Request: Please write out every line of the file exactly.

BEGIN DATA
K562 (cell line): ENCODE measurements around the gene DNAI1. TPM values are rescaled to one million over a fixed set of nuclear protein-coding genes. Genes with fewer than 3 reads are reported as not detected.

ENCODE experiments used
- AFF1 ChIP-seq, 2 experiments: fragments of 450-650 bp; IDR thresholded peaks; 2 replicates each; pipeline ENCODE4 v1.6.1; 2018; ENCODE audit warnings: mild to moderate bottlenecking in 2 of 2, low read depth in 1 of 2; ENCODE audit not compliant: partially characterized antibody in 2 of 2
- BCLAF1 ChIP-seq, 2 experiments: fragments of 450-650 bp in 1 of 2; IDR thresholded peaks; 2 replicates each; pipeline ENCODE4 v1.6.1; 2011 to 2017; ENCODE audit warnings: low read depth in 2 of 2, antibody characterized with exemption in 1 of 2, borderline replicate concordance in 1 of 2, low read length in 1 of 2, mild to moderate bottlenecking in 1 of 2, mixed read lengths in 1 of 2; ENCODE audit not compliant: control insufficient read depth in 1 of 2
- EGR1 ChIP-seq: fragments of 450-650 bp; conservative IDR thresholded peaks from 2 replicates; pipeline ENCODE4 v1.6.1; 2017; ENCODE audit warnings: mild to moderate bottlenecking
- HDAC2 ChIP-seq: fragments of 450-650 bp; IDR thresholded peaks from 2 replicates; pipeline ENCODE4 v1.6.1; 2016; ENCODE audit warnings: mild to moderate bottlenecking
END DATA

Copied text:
K562 (cell line): ENCODE measurements around the gene DNAI1. TPM values are rescaled to one million over a fixed set of nuclear protein-coding genes. Genes with fewer than 3 reads are reported as not detected.

ENCODE experiments used
- AFF1 ChIP-seq, 2 experiments: fragments of 450-650 bp; IDR thresholded peaks; 2 replicates each; pipeline ENCODE4 v1.6.1; 2018; ENCODE audit warnings: mild to moderate bottlenecking in 2 of 2, low read depth in 1 of 2; ENCODE audit not compliant: partially characterized antibody in 2 of 2
- BCLAF1 ChIP-seq, 2 experiments: fragments of 450-650 bp in 1 of 2; IDR thresholded peaks; 2 replicates each; pipeline ENCODE4 v1.6.1; 2011 to 2017; ENCODE audit warnings: low read depth in 2 of 2, antibody characterized with exemption in 1 of 2, borderline replicate concordance in 1 of 2, low read length in 1 of 2, mild to moderate bottlenecking in 1 of 2, mixed read lengths in 1 of 2; ENCODE audit not compliant: control insufficient read depth in 1 of 2
- EGR1 ChIP-seq: fragments of 450-650 bp; conservative IDR thresholded peaks from 2 replicates; pipeline ENCODE4 v1.6.1; 2017; ENCODE audit warnings: mild to moderate bottlenecking
- HDAC2 ChIP-seq: fragments of 450-650 bp; IDR thresholded peaks from 2 replicates; pipeline ENCODE4 v1.6.1; 2016; ENCODE audit warnings: mild to moderate bottlenecking